Review – Yonder: The Cloud Catcher Chronicles (Xbox One)

Video games are the preferred form of escape from the real world for many people, myself included. The beauty of this entertainment medium is that it can come in such vastly different forms. If you have some pent up aggression, you can blow off some steam in a fighting game like Street Fighter or lose yourself in a realistic military shooter like Call of Duty. If you want to exercise your mind, you can solve numerous puzzles like in The Talos Principle. If you want to live out another life altogether, you can manufacture one in The Sims. Then if you’ve just had one of those ultra stressful days and you’re looking to shut your brain off and lose yourself in lots of easy mindless tasks, then perhaps delving into Yonder: The Cloud Catcher Chronicles from Prideful Sloth is the right kind of escape for you.

I’ll admit, Yonder was not the game I was expecting. From the trailer, it looks like an action/adventure game set in a rich fantasy world with a wide variety of quirky characters. In reality, it’s vastly different. You play as the child of royalty that is sent away for your protection as an evil force is invading the land. You and your crew are shipwrecked in a land called Gemea and you quickly befriend a creature called a sprite. You soon learn that when sprites are gathered together, they have the power to expel the evil force, a purple fog called Murk. I know this probably sounds like an interesting premise, but that’s where the story pretty much ends.

Yonder

One of the many sprites you’ll encounter throughout Gemea.

You’ll go from town to town talking to the residents and taking on various quests. Let me be more specific, various fetch quests. That’s right, as I learned the hard way after a few hours of playing, there is absolutely no combat whatsoever in this game. At first I just thought the story was taking a while to build up as you took your time thoroughly exploring the land, but then it became apparent that this is the type of game that focuses solely on performing lots of mindless menial tasks.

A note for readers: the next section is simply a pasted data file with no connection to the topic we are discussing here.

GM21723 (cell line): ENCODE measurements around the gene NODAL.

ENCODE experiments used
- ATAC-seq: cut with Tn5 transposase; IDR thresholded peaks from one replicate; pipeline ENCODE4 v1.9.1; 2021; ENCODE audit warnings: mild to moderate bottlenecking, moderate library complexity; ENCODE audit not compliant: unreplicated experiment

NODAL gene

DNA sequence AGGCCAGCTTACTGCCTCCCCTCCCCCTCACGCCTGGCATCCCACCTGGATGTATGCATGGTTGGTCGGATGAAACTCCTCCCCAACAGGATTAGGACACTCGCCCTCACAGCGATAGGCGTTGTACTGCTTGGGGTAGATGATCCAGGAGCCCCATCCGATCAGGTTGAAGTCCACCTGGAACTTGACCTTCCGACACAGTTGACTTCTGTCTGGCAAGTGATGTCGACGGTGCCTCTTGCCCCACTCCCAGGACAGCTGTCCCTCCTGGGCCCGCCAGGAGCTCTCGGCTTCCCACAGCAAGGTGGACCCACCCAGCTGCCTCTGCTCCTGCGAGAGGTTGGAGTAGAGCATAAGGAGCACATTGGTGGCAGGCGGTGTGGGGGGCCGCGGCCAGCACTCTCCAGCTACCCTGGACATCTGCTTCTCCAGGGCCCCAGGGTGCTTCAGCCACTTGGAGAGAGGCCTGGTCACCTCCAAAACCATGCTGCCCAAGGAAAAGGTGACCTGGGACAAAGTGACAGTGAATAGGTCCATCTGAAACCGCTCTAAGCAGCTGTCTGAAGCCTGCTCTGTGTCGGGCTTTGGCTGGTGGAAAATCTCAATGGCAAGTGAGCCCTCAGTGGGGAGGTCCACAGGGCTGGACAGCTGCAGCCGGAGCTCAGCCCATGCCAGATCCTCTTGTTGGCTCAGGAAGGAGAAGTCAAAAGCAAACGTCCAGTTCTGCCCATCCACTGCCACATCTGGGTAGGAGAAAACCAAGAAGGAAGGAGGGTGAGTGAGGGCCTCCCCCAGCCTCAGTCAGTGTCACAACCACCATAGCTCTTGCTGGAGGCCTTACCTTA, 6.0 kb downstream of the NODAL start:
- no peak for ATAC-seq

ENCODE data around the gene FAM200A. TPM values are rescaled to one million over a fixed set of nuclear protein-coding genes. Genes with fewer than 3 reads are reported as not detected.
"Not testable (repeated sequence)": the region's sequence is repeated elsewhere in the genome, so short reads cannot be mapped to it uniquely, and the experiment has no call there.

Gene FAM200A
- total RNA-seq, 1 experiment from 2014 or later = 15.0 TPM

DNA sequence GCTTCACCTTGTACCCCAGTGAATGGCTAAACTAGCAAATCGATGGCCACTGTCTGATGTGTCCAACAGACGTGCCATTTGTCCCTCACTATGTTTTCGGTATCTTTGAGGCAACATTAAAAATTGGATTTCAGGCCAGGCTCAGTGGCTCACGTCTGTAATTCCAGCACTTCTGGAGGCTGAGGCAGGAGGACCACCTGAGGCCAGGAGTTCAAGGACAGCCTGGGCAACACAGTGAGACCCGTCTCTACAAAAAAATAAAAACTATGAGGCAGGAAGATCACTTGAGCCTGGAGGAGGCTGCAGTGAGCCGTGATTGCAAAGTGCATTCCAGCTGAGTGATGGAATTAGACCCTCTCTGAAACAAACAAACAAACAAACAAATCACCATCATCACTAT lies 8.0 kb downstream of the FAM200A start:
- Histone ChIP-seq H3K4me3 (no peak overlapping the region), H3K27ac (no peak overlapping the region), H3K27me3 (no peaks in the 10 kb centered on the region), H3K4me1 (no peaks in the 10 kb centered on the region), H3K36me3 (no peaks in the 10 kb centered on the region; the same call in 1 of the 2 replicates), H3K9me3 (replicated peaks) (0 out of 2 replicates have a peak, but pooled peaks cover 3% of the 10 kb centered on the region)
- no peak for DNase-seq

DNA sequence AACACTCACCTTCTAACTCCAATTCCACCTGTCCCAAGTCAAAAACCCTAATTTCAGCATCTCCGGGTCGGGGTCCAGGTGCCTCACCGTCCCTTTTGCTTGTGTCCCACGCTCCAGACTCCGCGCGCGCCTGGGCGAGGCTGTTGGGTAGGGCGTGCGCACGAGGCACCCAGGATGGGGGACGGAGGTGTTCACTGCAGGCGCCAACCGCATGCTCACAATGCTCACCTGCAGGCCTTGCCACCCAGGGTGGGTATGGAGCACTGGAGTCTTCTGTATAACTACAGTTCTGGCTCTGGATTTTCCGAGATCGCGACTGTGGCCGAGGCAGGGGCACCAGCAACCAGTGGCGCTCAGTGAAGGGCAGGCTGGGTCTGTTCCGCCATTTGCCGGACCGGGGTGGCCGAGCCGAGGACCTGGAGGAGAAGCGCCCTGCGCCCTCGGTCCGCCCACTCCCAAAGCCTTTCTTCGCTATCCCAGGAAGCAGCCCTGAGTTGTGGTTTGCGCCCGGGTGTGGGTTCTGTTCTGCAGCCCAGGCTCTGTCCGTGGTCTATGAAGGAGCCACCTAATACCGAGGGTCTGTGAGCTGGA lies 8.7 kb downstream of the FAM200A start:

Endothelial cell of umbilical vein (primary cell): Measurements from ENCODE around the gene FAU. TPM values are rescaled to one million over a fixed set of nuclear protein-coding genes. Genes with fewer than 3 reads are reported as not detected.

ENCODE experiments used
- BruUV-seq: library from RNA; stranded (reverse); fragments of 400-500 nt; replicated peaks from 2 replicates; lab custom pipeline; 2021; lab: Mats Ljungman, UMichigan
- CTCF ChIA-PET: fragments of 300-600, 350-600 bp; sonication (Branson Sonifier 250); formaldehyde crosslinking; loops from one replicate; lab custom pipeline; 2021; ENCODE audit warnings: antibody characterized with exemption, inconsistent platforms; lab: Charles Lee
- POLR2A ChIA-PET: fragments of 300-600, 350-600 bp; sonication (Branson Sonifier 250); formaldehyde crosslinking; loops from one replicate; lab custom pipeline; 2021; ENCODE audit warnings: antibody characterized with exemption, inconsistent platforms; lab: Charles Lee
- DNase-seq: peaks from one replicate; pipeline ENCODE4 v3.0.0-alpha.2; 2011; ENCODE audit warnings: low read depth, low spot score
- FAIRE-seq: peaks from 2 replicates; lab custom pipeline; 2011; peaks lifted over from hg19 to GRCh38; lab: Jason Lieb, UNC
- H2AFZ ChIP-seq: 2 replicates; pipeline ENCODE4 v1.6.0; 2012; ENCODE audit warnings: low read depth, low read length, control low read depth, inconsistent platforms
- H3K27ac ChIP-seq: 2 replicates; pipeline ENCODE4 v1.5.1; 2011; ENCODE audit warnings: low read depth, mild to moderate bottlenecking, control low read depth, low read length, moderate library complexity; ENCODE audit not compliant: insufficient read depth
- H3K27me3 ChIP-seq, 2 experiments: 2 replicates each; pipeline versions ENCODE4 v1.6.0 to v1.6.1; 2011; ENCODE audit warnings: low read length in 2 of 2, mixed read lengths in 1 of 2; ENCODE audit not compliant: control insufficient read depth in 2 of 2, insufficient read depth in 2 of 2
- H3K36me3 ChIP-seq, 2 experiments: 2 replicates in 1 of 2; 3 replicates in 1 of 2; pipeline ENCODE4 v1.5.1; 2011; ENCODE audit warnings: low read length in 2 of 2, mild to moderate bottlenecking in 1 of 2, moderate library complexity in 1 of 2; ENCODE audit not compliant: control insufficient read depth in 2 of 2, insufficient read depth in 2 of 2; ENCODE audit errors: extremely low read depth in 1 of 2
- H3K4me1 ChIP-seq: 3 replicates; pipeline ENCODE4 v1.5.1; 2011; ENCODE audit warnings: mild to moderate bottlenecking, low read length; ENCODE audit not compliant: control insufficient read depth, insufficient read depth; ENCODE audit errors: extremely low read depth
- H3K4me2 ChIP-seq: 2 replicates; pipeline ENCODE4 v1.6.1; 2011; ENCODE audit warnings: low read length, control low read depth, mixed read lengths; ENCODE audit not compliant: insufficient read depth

Now don’t get me wrong, there is a fair variety of tasks to lose yourself in such as farming, fishing, never ending fetch quests for citizens, and crafting. Oh so much crafting. That is really the extent of this game. You can craft items to build a farm so you can raise animals that provide you with other goods like milk, which you can then trade for more items that you can use to craft other things. If you meet an NPC that is stuck in the rain and needs something to protect herself from it, well then you’ll have to jump through some hoops. First, you’ll have to go to the town that specializes in tailoring, meet the master tailor, fulfill the master’s fetch quests to learn their tailoring secrets, then craft the items you need to make a raincoat for that NPC. At the end of the whole ordeal, you’ll be rewarded with some arbitrary wearable item for your character that does nothing other than alter your appearance. There’s never any real reward for any of the jobs you complete and it usually only leads to more crafting.

Yonder

The developers were having some fun.